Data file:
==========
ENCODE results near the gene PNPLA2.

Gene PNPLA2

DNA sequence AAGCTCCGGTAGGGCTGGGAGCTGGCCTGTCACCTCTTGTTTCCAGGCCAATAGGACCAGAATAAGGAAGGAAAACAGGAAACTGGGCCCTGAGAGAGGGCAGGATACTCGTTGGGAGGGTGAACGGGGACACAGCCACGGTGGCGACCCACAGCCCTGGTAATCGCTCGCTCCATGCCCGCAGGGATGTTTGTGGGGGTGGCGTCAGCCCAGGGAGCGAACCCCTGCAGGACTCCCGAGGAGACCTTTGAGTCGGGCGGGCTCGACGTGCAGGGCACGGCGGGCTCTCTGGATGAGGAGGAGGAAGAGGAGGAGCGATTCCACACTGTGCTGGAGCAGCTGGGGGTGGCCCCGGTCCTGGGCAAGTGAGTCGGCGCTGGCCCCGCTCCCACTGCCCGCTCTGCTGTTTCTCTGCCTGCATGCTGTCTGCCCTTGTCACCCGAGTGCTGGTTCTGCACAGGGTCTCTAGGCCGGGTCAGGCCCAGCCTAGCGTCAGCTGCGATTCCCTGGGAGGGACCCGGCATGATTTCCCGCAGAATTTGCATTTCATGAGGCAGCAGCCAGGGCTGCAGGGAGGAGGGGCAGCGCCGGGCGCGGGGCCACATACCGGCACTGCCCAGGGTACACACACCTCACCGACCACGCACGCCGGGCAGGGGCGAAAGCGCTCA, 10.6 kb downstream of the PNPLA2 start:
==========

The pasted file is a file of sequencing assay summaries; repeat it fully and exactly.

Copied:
ENCODE results near the gene PNPLA2.

Gene PNPLA2

DNA sequence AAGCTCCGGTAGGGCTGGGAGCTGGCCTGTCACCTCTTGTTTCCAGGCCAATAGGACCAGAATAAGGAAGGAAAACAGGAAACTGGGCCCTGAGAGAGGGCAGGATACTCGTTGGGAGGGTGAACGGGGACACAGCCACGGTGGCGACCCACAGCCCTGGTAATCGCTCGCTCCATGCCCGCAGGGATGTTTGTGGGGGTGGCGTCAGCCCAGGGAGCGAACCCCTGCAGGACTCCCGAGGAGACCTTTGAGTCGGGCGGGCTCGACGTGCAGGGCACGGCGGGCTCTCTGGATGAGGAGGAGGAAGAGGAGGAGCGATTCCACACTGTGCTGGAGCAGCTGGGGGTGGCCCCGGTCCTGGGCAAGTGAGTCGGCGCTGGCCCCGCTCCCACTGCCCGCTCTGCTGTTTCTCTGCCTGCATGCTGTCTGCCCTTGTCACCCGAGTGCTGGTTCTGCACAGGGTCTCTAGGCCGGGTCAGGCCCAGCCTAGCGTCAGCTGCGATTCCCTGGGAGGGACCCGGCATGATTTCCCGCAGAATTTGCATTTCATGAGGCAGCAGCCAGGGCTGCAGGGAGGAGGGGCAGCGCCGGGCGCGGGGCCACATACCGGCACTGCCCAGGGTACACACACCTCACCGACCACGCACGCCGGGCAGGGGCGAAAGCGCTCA, 10.6 kb downstream of the PNPLA2 start: